The straight talking that gives Marrugeku’s new work its title gets a solid workout in the hands of Bhenji Ra. She demands a platform to strut on and special lighting, which Abdul-Rahman Abdullah’s marvellously economical set fortunately can provide.
You have some opinions about Ra? Well she has some about you and won’t take a backwards step in articulating them.
Ferociously alive and outrageously charismatic, she is not going to be locked away by the gender police. Ra’s tour de force underlines the most powerful quality of Marrugeku’s latest work. For all the sadness and anger at its heart, Jurrungu Ngan-ga burns with ferocious, life-affirming passion. It takes the faceless — jailed First Nations people, long-sequestered refugees, those living outside the norm — and gives them a face.
It tells their stories and makes them human.
The world feels a much more fascinating place with Ra in it, as it does with Luke Currie-Richardson. His alpha-male prowling and stun-gunrap about Australia are electrifying.
In an entirely different way so are the solos that bookend Jurrungu Ngan-ga, Emmanuel James Brown’s to open the show and Feras Shaheen’s to end it. They come from completely different cultures and their dance reflects their heritage, but they are joined by sorrow and loss. Both are unforgettable.
Jurrungu Ngan-ga is, for the most part, a work of great sophistication as it lays out its thesis using a potent mix of solo and group dance, spoken word, music and video.
The score, from a wide range of sources, gets the blood pumping with heavy beats and gets under the skin with disembodied voices telling each other who knows what.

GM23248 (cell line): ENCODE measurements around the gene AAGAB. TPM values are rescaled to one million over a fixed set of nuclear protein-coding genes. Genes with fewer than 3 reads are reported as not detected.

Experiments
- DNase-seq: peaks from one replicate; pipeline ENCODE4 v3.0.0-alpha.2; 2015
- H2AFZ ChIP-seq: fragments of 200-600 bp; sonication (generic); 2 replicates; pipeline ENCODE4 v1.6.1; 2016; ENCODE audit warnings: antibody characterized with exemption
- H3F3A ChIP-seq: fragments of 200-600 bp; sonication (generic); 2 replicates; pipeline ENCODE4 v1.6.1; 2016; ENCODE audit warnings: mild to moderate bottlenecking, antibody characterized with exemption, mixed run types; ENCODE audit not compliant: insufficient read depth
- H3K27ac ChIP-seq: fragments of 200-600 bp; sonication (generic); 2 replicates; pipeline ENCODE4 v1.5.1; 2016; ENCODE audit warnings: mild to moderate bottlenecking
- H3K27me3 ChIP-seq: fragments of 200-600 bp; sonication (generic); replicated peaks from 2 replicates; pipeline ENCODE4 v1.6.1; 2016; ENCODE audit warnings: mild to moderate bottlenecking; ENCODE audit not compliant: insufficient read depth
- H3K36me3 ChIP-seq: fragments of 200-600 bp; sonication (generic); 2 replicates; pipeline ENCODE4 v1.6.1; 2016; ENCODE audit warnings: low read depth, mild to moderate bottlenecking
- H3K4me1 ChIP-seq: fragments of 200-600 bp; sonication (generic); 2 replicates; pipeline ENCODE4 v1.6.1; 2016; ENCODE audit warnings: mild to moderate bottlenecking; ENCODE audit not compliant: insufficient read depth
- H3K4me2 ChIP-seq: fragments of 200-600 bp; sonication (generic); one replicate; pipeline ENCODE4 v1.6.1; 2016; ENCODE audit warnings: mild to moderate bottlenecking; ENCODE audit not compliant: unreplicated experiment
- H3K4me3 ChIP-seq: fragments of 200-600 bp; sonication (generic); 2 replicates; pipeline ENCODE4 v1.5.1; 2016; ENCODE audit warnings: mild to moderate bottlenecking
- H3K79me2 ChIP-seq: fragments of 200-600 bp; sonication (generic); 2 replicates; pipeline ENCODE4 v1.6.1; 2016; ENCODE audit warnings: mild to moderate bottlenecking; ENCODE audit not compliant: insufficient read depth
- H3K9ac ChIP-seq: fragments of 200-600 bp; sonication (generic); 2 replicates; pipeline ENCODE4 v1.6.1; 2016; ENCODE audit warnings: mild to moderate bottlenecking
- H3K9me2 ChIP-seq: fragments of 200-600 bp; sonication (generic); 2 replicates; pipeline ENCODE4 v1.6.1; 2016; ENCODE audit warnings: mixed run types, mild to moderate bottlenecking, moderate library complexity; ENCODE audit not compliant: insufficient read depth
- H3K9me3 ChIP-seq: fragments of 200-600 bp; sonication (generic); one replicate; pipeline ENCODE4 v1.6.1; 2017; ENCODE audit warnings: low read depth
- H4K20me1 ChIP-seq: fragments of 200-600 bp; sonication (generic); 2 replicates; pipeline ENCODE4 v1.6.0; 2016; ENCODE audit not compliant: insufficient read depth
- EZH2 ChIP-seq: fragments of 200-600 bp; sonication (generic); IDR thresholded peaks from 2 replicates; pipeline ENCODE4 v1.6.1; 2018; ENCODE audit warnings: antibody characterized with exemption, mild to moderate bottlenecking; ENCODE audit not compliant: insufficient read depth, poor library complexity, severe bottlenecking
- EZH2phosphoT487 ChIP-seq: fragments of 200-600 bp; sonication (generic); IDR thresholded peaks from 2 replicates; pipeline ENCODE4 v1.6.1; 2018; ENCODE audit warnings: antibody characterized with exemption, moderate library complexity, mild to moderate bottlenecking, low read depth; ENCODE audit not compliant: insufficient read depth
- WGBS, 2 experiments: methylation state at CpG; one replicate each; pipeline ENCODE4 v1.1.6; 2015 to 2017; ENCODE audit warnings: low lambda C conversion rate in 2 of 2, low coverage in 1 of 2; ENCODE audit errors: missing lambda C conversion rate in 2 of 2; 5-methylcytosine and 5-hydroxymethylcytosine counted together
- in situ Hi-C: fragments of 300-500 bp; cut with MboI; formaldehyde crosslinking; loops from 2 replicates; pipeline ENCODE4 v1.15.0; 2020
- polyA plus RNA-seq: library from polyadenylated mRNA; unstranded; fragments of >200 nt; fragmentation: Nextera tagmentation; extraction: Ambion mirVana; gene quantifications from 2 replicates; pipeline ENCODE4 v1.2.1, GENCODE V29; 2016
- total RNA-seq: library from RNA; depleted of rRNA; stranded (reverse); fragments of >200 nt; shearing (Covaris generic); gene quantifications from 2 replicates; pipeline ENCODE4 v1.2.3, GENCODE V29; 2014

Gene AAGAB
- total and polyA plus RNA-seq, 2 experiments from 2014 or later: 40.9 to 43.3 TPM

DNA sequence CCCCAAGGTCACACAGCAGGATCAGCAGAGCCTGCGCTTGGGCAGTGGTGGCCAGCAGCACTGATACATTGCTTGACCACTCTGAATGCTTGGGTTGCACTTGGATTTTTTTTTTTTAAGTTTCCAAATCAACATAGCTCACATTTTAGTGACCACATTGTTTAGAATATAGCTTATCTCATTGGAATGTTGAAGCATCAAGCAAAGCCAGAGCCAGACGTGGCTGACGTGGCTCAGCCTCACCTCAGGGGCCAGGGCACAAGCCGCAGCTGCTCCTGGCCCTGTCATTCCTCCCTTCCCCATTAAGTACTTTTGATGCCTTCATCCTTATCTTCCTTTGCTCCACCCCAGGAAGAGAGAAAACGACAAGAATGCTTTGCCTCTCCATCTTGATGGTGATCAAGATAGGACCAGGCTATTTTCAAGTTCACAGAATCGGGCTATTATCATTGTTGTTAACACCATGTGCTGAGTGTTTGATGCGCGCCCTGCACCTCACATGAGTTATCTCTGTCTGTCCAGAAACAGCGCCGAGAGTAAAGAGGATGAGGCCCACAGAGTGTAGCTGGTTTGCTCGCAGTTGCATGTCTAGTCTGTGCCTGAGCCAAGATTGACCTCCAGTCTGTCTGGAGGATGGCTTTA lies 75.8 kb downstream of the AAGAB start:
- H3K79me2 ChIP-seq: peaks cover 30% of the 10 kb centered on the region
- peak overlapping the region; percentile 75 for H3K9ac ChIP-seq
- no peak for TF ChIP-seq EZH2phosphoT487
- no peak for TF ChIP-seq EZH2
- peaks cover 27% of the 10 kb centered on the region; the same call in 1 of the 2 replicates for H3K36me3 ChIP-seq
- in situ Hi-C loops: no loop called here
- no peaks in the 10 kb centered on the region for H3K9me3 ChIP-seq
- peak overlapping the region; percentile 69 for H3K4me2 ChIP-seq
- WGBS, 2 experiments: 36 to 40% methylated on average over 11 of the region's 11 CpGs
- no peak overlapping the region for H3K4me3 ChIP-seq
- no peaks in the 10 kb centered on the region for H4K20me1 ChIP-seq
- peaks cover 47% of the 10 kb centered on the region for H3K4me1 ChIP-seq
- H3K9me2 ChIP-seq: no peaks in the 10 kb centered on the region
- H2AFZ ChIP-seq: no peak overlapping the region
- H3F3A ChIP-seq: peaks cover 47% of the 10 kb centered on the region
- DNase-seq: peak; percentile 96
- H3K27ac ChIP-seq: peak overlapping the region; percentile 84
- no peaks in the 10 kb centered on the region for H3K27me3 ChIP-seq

Surveillance is built into Jurrungu Ngan-ga, with Abdullah’s set cunningly shifting ground between being a solid prison wall, CCTV screen, observation room and party central where everyone wants to catch someone’s eye.
Sometimes dance is just dance and the party atmosphere brings a degree of wild joy to a world where justifiable rage is more likely. For those who know their history there are references to past injustices but there’s humour and satire too. It’s a rich brew.
The wonderfully diverse set of nine performers devised the choreography with Marrugeku’s Dalisa Pigram and the individual physicality of each one shines while being in the service of a common cause.
Those who know their dance styles will delight in how eclectic yet cohesive Jurrungu Ngan-ga looks — with one exception.
The ballet moves, particularly in a late solo for Zachary Lopez, are somewhat puzzling. Are they are a comment on hierarchy and conformity? It’s not clear and not terribly useful in this context.
Lopez is a sensational mover who was earlier featured with much greater impact. Another solo near the end also seems to be repeating earlier points, as does some of the spoken word. The old writer’s adage, “kill your darlings”, comes to mind. Marrugeku nevertheless greatly touches the heart with Jurrungu Ngan-ga. There are some who would prefer people such as Behrouz Boochani, a consultant on the piece, to fadeaway.
The same with others who have been incarcerated capriciously or at length and with cruelty. Those names are summoned at one point by the cast in order that they not be forgotten, especially ones who didn’t survive. It’s a sobering moment.
And let’s not forget the names of the summoners: Ra, Currie-Richardson, Brown, Shaheen, Lopez, Czack (Ses) Bero, Chandler Connell, Issa el Assaad and Miranda Wheen. Spectacular, one and all.